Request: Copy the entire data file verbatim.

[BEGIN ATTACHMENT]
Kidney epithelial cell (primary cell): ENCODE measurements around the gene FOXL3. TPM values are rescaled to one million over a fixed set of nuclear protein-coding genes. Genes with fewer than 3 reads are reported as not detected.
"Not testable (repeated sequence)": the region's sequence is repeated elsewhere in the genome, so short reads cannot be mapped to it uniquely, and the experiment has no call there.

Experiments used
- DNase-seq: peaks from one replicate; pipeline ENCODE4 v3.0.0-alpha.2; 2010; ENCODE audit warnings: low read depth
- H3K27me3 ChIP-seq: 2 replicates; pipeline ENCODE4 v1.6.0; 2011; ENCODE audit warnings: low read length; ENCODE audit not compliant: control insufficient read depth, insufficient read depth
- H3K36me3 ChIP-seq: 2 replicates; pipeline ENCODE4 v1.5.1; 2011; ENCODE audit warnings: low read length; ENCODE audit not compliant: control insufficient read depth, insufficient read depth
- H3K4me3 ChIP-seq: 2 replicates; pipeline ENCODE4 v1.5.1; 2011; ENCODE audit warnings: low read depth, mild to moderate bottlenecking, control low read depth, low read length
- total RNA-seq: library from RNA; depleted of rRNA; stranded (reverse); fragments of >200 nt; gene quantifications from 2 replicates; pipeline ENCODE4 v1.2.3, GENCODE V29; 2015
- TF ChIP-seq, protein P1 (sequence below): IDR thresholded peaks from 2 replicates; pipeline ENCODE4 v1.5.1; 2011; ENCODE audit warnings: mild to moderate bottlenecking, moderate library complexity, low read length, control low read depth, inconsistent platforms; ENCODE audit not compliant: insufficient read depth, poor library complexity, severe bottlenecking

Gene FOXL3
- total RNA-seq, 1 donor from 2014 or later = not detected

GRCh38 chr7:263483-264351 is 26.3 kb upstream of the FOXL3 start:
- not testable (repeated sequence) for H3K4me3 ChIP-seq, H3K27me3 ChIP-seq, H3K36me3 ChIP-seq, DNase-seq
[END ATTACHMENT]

Kidney epithelial cell (primary cell): ENCODE measurements around the gene FOXL3. TPM values are rescaled to one million over a fixed set of nuclear protein-coding genes. Genes with fewer than 3 reads are reported as not detected.
"Not testable (repeated sequence)": the region's sequence is repeated elsewhere in the genome, so short reads cannot be mapped to it uniquely, and the experiment has no call there.

Experiments used
- DNase-seq: peaks from one replicate; pipeline ENCODE4 v3.0.0-alpha.2; 2010; ENCODE audit warnings: low read depth
- H3K27me3 ChIP-seq: 2 replicates; pipeline ENCODE4 v1.6.0; 2011; ENCODE audit warnings: low read length; ENCODE audit not compliant: control insufficient read depth, insufficient read depth
- H3K36me3 ChIP-seq: 2 replicates; pipeline ENCODE4 v1.5.1; 2011; ENCODE audit warnings: low read length; ENCODE audit not compliant: control insufficient read depth, insufficient read depth
- H3K4me3 ChIP-seq: 2 replicates; pipeline ENCODE4 v1.5.1; 2011; ENCODE audit warnings: low read depth, mild to moderate bottlenecking, control low read depth, low read length
- total RNA-seq: library from RNA; depleted of rRNA; stranded (reverse); fragments of >200 nt; gene quantifications from 2 replicates; pipeline ENCODE4 v1.2.3, GENCODE V29; 2015
- TF ChIP-seq, protein P1 (sequence below): IDR thresholded peaks from 2 replicates; pipeline ENCODE4 v1.5.1; 2011; ENCODE audit warnings: mild to moderate bottlenecking, moderate library complexity, low read length, control low read depth, inconsistent platforms; ENCODE audit not compliant: insufficient read depth, poor library complexity, severe bottlenecking

Gene FOXL3
- total RNA-seq, 1 donor from 2014 or later = not detected

GRCh38 chr7:263483-264351 is 26.3 kb upstream of the FOXL3 start:
- not testable (repeated sequence) for H3K4me3 ChIP-seq, H3K27me3 ChIP-seq, H3K36me3 ChIP-seq, DNase-seq